U.S. central bank officials concluded a two-day policy meeting on Wednesday saying the U.S. economy continues to expand at a moderate pace despite a slowdown in the energy sector and economic difficulties in other countries.
The Fed noted recent job gains have been solid and projected continued improvement in labor market conditions in coming months.
But absent from the Fed statement was the likelihood of a possible interest rate hike. Most economists believe the Fed will start raising rates by September, but some say central bank officials may have painted themselves into a corner by not signaling their intentions more clearly.
Bankrate.com senior analyst Greg McBride told VOA if economic indicators improve over the next seven weeks as some expect, the Fed could "have a difficult time raising rates in September, given today's statement."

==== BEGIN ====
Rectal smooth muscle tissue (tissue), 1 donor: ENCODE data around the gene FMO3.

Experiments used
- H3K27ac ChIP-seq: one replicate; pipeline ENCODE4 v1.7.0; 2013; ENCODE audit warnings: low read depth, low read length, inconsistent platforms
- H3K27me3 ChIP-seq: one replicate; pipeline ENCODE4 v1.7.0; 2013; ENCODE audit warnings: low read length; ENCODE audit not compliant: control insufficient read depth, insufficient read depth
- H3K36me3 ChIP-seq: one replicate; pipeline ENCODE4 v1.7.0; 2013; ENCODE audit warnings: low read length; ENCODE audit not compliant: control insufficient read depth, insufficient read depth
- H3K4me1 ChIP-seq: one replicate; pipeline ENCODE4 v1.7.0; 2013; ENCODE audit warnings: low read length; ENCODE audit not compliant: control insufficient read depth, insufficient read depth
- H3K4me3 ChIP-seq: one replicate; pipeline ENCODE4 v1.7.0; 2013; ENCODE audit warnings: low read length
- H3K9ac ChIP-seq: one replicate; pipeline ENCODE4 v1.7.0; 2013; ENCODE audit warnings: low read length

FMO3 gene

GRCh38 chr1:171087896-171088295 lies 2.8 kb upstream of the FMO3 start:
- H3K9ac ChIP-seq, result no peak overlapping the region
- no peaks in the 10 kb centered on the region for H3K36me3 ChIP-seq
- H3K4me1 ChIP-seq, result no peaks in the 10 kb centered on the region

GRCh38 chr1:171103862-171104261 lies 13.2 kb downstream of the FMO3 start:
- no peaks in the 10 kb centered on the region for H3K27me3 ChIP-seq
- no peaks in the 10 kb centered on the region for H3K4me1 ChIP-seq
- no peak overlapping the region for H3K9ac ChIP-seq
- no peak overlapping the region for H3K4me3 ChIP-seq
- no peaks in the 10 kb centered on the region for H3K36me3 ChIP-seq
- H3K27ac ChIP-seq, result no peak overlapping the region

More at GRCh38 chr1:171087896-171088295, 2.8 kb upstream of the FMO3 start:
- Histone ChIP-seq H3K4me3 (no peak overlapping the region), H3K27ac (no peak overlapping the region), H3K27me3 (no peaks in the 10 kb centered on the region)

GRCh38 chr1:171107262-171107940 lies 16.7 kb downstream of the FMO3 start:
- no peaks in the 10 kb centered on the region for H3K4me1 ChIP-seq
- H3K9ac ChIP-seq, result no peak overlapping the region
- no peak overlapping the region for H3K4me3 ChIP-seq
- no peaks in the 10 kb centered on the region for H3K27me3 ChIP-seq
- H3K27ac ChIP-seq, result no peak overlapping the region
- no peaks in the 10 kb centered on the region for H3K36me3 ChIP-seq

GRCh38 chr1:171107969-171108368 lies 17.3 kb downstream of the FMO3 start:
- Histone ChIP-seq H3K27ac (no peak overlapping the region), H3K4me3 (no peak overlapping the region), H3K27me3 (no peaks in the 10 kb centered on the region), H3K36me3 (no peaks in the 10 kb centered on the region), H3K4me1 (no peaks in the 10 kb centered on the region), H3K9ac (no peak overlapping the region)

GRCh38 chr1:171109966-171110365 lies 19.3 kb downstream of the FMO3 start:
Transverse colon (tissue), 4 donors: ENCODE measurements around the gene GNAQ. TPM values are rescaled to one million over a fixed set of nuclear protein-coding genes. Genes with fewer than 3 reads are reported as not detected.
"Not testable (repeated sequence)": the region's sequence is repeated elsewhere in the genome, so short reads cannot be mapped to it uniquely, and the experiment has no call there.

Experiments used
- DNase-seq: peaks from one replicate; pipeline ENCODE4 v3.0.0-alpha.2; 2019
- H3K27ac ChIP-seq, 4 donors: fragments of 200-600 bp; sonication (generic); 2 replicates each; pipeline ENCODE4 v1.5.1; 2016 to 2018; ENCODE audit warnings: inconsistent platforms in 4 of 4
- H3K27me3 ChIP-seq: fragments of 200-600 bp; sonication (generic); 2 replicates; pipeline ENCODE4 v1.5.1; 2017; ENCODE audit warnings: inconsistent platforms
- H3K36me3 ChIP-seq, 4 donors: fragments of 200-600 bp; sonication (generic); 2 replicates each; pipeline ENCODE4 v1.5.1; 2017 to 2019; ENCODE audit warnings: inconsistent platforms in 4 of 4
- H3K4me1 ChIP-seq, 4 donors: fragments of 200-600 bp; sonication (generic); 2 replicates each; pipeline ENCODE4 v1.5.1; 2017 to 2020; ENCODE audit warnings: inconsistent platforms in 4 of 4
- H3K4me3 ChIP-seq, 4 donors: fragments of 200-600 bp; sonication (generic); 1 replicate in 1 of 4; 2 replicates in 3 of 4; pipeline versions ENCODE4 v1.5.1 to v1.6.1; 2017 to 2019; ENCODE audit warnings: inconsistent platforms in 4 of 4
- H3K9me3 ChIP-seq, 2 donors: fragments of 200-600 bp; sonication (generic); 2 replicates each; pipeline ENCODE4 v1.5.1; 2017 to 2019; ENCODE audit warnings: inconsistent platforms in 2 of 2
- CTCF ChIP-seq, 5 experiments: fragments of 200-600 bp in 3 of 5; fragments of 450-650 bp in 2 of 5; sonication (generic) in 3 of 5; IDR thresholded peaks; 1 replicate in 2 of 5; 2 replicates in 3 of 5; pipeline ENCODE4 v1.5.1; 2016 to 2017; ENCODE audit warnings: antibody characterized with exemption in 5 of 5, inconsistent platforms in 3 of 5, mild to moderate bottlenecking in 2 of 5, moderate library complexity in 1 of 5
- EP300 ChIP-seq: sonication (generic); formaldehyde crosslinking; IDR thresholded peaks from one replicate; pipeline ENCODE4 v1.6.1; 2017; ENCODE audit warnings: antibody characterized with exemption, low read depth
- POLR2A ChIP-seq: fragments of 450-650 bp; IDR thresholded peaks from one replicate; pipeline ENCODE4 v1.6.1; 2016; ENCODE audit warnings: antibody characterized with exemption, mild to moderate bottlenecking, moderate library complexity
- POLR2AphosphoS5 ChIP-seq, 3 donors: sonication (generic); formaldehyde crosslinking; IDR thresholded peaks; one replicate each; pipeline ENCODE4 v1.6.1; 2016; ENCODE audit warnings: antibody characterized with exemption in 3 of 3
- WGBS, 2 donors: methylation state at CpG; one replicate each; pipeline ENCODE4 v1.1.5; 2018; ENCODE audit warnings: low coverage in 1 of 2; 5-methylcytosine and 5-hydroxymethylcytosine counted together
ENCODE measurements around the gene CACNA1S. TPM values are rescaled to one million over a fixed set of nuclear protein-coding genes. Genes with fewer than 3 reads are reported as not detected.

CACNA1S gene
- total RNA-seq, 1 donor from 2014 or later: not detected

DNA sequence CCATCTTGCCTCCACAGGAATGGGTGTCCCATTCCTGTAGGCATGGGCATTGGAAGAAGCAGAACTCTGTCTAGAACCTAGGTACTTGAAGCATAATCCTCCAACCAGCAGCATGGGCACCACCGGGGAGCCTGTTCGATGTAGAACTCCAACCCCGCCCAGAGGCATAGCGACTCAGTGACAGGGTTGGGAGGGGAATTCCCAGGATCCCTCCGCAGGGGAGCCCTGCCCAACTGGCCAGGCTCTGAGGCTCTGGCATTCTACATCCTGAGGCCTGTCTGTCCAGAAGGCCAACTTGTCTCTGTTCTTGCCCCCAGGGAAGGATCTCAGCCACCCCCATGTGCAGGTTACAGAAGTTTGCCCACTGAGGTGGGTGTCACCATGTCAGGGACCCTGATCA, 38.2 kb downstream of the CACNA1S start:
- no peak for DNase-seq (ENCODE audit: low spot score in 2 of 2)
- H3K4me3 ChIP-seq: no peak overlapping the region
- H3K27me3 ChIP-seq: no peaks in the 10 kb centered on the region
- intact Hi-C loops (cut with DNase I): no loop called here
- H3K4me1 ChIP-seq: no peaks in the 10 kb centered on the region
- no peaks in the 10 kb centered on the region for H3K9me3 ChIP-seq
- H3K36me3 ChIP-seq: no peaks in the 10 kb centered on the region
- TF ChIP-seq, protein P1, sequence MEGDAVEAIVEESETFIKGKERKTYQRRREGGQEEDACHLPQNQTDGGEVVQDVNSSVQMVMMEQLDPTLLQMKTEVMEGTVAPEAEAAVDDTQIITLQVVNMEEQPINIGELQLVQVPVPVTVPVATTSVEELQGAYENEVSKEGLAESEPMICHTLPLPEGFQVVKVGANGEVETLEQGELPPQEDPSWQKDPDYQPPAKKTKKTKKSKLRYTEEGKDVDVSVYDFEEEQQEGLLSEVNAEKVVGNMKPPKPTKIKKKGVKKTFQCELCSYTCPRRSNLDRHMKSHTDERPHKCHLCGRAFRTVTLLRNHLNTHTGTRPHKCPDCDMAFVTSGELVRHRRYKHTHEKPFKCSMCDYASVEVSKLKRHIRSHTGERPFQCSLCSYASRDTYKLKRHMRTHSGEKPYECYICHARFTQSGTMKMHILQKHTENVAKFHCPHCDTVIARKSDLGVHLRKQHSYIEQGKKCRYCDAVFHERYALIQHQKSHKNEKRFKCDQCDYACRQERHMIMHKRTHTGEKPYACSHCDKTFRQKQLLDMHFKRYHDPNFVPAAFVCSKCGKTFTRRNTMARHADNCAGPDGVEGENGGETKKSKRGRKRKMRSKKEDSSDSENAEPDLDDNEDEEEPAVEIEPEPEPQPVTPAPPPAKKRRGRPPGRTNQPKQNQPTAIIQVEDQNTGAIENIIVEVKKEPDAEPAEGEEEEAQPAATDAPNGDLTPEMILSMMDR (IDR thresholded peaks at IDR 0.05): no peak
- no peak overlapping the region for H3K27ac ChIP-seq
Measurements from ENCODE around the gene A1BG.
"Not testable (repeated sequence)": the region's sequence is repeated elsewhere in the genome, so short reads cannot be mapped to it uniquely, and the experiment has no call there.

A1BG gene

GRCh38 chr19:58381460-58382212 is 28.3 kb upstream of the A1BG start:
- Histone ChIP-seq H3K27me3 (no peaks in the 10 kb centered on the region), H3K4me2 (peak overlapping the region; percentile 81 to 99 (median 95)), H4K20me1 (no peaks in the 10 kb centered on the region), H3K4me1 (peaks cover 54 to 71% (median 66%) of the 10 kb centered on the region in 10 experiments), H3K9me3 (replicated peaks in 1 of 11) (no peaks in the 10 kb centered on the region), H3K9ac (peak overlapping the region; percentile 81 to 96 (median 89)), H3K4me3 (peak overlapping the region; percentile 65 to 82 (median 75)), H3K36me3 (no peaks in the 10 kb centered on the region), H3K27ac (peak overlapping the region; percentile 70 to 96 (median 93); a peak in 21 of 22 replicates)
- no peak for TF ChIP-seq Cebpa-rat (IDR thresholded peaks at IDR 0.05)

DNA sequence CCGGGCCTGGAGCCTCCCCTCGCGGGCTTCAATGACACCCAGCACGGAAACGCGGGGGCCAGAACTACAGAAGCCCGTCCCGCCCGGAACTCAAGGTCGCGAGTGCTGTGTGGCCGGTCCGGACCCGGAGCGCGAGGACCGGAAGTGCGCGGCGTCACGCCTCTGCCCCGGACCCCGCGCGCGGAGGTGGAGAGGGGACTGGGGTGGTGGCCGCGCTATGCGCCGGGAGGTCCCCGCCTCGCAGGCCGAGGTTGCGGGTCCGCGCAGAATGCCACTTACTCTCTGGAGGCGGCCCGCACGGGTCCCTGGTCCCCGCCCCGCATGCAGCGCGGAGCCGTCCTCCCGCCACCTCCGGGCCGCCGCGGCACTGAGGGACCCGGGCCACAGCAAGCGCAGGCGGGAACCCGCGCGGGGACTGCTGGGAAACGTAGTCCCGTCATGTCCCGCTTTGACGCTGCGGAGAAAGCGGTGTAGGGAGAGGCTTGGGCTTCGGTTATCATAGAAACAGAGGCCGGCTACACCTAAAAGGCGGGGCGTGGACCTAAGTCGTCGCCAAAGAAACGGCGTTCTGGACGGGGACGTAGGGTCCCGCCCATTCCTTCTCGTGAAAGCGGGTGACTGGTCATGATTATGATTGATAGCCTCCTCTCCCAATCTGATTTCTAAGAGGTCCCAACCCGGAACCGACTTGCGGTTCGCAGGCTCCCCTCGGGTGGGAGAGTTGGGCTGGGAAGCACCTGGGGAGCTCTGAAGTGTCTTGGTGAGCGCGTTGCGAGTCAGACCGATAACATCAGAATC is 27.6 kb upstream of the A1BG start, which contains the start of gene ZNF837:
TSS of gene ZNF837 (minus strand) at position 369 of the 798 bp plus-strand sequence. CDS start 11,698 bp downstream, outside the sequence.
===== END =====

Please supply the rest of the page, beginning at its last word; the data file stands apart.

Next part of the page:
That's because financial markets don't react well to surprises, said McBride. He believes a rate hike is still possible in September, but he said the odds are not as good following Wednesday's statement.
Global stocks and the dollar climbed higher after the Fed left rates unchanged. Lower interest rates help stimulate economic growth by reducing the cost of borrowing and boosting business and consumer spending.
One drawback is that cheap money can raise the inflation rate, which currently remains well below the Fed's target rate of 2 percent. Interest rates have remained near zero since December 2008.